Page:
“It is well-established that a ‘person may not be arrested, or must be released from arrest, if previously established probable cause has dissipated.’ United States v. Ortiz-Hernandez, 427 F.3d 567, 574 (9th Cir. 2005) (per curiam). ‘As a corollary … of the rule that the police may rely on the totality of facts available to them in establishing probable cause, they also may not disregard facts tending to dissipate probable cause.’ Id. (quoting Bigford v. Taylor, 834 F.2d 1213, 1218 (5th Cir. 1988)). A reasonable officer would know that participation in an ongoing seizure after any probable cause had dissipated violates the Fourth Amendment.” Detaining plaintiffs for five hours after probable cause dissipated was unreasonable. Nicholson v. City of L.A., 2019 U.S. App. LEXIS 24902 (9th Cir. Aug. 21, 2019).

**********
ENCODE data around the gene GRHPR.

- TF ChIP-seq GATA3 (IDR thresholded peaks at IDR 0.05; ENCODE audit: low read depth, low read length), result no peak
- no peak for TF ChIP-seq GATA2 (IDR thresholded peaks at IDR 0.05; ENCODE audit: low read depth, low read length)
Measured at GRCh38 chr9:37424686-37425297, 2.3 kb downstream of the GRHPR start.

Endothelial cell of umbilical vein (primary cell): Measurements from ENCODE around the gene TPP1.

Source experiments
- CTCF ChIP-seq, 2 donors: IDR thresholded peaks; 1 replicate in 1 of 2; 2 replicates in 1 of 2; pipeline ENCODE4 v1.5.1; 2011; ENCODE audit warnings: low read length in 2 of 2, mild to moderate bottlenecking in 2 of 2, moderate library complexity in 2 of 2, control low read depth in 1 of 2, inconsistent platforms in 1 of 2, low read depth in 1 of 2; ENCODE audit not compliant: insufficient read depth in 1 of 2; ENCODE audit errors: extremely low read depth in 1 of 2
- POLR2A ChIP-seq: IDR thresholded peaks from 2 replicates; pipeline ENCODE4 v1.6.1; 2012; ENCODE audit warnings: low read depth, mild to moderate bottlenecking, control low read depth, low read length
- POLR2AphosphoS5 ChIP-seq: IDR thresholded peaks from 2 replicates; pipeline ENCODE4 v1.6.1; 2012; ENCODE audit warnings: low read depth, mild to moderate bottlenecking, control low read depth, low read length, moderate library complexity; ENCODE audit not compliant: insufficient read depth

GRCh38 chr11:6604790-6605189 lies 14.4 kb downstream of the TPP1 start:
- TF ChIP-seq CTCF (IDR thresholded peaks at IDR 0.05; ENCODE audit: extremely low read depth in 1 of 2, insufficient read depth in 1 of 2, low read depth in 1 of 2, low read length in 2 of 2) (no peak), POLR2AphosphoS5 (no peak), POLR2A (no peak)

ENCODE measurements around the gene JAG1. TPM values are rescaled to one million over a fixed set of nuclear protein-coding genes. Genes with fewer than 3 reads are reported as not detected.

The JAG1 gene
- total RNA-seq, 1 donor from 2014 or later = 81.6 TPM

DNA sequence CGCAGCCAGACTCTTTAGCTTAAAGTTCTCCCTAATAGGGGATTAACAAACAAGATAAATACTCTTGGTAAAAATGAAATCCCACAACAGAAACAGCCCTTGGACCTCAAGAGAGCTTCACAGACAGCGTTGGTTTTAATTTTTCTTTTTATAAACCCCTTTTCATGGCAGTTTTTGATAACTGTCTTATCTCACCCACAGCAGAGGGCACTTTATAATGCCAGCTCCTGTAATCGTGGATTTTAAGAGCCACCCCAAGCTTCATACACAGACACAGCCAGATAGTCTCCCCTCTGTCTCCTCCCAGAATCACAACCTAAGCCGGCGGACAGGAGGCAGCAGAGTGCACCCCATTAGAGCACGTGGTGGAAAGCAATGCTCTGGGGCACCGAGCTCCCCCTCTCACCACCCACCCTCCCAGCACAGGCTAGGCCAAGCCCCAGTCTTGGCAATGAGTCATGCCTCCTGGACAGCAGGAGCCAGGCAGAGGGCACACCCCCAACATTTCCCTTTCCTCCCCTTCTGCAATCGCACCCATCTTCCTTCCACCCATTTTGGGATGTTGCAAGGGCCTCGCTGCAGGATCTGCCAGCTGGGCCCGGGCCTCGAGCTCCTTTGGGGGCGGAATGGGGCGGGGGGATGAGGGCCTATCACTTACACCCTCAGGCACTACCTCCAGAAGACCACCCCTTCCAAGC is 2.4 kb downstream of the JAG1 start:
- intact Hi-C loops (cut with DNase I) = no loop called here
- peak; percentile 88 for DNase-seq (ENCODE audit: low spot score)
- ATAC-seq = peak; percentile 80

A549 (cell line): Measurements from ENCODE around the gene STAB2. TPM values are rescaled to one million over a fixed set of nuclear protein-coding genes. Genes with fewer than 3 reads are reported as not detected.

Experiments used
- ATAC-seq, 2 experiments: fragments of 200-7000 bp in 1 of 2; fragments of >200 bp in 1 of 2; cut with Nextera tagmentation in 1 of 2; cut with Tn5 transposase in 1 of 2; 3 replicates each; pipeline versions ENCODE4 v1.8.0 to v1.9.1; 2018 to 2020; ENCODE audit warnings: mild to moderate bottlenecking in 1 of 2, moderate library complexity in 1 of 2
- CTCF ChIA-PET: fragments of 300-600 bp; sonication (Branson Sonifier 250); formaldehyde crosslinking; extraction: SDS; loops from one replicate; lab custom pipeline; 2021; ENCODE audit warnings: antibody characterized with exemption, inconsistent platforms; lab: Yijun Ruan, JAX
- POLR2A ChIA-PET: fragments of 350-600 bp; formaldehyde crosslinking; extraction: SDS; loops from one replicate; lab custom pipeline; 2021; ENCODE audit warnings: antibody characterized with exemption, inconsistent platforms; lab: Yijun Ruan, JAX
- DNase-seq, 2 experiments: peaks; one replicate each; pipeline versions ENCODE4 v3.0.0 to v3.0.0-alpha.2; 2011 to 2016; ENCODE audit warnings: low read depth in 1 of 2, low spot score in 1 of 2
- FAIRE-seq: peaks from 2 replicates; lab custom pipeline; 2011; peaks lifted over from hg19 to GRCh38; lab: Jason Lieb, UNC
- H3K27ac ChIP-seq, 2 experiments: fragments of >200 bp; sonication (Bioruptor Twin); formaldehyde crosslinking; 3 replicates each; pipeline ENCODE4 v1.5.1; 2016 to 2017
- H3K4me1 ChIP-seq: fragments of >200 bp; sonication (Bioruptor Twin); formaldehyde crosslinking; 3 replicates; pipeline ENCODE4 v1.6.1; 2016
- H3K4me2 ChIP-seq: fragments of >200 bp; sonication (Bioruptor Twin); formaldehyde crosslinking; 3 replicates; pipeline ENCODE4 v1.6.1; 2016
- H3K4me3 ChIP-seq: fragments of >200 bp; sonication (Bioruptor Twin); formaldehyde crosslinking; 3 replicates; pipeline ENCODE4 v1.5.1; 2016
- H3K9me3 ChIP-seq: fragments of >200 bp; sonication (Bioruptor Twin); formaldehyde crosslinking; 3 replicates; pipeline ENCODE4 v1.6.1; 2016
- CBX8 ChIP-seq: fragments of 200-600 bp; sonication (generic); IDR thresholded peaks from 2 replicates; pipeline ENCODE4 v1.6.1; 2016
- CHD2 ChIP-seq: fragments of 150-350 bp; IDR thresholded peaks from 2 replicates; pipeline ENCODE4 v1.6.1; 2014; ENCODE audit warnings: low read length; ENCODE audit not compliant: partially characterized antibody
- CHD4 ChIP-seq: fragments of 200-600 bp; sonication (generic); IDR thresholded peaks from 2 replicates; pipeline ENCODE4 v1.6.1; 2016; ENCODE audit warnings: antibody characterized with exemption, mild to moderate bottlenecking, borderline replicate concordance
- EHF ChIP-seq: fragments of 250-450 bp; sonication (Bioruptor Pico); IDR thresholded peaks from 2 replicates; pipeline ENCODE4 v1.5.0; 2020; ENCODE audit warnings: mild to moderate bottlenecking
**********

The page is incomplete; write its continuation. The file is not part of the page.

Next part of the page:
The omissions from the search warrant affidavit weren’t material, and there was plenty for probable cause. United States v. Nichols, 2019 U.S. App. LEXIS 24793 (9th Cir. Aug. 20, 2019).*